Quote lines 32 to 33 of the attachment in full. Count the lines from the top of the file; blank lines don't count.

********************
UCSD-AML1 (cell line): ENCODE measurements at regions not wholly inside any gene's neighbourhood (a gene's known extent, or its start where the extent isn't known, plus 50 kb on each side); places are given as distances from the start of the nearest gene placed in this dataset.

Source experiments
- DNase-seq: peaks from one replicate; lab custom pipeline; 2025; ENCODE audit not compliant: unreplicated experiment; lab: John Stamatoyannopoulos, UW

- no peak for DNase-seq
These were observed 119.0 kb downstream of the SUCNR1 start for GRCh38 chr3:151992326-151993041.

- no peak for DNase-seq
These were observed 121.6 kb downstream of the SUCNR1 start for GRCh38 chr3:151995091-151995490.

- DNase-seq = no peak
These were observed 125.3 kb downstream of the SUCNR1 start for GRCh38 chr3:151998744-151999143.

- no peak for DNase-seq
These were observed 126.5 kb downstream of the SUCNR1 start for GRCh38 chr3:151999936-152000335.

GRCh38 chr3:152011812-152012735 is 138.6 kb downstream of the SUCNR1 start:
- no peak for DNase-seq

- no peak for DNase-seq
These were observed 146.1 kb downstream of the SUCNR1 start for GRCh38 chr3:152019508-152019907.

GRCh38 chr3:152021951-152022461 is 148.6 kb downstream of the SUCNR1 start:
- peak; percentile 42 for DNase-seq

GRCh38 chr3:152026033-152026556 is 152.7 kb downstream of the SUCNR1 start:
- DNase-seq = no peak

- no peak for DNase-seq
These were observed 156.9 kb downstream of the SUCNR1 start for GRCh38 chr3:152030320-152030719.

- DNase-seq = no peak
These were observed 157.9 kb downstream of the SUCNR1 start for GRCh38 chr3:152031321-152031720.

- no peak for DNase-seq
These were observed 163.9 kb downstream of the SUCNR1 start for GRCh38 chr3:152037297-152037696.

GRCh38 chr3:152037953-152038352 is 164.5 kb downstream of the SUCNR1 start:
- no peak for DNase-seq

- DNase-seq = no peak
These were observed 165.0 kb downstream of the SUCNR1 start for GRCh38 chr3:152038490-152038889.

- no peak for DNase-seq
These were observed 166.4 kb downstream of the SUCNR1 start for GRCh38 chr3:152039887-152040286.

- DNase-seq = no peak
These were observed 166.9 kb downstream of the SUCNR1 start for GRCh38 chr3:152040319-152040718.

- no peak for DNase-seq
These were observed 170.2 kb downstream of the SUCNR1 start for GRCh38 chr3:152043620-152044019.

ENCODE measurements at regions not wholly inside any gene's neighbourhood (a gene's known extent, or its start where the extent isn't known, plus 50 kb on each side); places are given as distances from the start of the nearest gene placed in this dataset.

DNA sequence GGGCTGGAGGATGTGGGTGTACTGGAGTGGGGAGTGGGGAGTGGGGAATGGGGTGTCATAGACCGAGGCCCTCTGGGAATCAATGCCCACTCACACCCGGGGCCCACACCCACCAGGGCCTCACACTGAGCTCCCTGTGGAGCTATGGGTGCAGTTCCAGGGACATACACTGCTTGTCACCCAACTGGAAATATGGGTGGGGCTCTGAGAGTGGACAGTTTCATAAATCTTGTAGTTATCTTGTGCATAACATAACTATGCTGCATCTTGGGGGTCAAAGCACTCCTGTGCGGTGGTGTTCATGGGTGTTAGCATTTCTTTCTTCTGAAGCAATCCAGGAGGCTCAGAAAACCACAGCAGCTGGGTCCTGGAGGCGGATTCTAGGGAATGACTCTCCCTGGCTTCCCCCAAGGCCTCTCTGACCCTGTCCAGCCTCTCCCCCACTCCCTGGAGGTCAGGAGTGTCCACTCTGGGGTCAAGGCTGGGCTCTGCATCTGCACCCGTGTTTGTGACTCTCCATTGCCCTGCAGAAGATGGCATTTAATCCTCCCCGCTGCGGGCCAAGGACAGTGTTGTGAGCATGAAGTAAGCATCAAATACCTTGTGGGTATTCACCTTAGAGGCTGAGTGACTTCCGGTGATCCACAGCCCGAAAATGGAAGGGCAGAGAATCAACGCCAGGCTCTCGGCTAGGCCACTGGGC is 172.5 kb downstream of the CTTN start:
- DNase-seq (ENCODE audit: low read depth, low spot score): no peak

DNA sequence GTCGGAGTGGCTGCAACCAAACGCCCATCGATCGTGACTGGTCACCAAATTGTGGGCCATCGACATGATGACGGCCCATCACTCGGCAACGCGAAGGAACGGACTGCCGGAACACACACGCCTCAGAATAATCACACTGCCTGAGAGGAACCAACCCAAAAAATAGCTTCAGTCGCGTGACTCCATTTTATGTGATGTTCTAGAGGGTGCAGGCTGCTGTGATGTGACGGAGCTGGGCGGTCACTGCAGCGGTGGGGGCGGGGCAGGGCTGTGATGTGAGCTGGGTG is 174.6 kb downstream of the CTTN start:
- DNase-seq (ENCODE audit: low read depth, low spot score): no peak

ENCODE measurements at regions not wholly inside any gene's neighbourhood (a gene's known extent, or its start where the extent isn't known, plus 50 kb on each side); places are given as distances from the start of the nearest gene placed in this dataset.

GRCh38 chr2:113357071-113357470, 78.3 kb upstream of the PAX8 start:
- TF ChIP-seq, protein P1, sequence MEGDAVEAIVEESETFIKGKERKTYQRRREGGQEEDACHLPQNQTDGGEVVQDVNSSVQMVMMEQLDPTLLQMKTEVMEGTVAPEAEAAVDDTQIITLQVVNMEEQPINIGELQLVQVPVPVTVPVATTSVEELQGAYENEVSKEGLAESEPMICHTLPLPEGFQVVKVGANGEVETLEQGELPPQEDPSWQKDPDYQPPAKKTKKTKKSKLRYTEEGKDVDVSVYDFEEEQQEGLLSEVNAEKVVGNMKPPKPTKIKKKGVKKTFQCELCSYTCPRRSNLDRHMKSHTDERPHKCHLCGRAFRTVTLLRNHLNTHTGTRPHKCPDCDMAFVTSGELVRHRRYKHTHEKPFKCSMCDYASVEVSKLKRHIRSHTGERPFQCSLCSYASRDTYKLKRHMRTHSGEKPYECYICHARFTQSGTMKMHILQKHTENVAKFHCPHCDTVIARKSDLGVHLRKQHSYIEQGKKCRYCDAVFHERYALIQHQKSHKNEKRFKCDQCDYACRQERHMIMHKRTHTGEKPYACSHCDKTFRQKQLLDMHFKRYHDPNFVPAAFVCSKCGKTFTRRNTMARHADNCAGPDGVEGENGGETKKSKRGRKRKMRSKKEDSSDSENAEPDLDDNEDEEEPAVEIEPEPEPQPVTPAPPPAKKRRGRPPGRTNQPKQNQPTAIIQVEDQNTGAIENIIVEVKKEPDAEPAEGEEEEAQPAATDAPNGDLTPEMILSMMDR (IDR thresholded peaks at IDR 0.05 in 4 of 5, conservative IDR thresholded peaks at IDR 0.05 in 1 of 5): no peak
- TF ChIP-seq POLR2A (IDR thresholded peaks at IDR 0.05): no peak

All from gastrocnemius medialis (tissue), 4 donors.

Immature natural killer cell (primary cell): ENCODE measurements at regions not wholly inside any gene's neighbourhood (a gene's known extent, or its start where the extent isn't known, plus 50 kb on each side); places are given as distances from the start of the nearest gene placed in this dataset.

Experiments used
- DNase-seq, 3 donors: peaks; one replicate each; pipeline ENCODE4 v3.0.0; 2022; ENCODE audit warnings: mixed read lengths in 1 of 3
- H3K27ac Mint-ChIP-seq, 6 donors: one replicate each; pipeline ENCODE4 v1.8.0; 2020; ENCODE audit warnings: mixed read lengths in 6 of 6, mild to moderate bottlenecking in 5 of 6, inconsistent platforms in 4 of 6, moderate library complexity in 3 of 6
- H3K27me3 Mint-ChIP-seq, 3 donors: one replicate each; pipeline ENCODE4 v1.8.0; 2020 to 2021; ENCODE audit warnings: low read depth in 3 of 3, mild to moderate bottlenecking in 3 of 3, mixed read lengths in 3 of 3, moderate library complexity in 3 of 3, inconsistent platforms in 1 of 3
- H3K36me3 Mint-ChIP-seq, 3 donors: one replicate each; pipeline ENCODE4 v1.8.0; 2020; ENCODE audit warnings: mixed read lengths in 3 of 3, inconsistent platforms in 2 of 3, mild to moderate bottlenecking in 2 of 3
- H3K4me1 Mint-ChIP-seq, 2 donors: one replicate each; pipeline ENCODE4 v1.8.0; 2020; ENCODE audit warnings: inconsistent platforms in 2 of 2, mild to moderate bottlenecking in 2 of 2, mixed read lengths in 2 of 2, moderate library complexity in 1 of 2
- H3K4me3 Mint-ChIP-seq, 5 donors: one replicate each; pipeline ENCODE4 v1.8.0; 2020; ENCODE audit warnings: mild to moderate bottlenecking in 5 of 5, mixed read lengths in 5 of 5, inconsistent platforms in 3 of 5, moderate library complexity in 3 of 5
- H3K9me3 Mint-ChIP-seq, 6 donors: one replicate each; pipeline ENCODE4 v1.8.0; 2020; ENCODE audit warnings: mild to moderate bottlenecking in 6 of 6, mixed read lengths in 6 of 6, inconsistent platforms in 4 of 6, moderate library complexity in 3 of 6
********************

- DNase-seq = no peak
These were observed 166.9 kb downstream of the SUCNR1 start for GRCh38 chr3:152040319-152040718.